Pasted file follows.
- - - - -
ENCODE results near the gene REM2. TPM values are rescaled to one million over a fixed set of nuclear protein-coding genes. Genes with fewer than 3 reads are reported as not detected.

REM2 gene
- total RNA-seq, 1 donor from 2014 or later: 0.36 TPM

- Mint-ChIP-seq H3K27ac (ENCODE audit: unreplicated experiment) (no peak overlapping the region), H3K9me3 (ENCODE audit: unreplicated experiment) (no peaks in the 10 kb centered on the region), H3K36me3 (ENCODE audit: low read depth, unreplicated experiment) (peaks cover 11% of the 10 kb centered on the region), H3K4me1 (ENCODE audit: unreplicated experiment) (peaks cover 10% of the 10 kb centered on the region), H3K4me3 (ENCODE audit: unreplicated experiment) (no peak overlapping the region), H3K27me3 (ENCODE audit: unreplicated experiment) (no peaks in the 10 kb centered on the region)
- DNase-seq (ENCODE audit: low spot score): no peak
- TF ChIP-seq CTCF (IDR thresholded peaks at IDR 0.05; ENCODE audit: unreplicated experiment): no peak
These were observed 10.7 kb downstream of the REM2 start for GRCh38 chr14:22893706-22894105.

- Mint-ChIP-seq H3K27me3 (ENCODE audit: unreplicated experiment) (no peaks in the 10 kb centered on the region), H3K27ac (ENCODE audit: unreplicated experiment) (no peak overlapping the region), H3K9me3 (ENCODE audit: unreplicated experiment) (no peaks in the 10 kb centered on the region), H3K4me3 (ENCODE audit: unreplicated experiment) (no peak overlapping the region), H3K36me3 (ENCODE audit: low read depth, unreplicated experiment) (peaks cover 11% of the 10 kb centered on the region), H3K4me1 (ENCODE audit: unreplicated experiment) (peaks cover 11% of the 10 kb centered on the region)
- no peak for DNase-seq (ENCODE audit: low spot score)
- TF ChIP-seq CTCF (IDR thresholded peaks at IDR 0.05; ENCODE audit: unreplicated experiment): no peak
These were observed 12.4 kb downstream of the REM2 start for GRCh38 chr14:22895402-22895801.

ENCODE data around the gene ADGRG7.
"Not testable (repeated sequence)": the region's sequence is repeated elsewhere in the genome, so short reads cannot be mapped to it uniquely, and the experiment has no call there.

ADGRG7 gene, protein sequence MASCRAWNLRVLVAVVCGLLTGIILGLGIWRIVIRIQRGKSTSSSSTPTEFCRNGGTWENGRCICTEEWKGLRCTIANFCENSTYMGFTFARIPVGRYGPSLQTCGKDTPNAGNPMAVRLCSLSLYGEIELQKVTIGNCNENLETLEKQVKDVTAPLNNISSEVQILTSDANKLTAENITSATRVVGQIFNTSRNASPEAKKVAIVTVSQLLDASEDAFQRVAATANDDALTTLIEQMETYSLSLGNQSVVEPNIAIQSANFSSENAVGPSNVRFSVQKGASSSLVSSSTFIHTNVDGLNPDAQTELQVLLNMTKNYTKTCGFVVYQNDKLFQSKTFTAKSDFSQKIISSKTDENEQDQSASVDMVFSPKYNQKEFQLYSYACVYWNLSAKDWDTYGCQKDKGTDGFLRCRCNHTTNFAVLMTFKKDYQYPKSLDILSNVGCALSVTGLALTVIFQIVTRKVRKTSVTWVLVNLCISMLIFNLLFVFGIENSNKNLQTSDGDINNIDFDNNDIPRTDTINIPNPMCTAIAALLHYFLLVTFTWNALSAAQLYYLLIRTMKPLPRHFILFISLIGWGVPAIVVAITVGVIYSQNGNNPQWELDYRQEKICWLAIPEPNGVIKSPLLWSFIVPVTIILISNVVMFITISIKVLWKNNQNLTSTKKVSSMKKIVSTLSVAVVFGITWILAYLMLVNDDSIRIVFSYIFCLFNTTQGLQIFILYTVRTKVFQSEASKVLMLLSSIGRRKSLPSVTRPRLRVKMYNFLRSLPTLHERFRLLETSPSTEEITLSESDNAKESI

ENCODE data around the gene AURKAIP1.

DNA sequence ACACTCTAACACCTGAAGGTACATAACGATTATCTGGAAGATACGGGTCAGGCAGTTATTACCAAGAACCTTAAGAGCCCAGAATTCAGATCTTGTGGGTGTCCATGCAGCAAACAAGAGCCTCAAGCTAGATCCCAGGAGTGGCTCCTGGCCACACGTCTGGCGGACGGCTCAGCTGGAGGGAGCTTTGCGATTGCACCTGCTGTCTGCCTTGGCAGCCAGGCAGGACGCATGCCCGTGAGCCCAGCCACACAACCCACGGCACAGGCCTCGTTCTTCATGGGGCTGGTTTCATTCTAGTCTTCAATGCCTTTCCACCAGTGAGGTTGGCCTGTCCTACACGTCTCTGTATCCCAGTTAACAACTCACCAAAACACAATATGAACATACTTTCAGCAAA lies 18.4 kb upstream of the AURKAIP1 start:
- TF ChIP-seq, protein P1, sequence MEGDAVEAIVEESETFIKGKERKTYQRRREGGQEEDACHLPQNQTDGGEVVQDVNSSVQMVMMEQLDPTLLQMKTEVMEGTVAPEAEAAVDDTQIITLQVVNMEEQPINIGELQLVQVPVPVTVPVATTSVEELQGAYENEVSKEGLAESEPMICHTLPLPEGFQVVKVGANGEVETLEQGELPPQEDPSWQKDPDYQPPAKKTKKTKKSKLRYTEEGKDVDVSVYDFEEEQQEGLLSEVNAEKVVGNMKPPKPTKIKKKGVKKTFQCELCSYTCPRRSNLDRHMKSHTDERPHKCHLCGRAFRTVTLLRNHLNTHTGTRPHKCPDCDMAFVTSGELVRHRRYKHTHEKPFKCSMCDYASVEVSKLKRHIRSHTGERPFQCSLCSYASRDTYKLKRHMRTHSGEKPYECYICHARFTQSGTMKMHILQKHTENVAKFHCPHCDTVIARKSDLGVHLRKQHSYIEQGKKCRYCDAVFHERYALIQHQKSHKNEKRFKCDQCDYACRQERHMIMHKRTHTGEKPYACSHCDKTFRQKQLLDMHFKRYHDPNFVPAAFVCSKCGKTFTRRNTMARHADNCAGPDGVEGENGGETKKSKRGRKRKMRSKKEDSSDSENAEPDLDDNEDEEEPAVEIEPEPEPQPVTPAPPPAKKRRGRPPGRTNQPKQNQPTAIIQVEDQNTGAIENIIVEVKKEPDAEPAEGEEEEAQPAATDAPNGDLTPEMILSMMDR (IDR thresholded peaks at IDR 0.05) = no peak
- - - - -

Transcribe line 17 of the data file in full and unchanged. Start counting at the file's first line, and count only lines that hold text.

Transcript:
- TF ChIP-seq, protein P1, sequence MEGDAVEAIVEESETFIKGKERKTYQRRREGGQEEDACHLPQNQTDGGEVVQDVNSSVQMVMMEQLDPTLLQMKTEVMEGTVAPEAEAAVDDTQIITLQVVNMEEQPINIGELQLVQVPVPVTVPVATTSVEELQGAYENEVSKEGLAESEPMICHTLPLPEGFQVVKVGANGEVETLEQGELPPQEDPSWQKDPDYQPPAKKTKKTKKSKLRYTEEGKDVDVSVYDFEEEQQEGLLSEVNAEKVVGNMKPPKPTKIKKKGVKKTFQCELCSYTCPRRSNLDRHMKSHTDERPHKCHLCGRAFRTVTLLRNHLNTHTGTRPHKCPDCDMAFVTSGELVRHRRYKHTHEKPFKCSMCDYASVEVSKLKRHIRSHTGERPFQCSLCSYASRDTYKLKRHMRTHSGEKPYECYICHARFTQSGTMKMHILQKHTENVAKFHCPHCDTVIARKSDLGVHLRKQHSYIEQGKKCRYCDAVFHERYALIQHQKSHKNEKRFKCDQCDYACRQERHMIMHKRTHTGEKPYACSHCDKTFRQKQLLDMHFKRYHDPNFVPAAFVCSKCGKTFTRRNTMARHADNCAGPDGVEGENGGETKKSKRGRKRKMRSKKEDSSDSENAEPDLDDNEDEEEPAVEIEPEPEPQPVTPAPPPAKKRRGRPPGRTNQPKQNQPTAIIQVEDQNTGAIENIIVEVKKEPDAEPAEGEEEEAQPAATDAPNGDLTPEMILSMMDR (IDR thresholded peaks at IDR 0.05) = no peak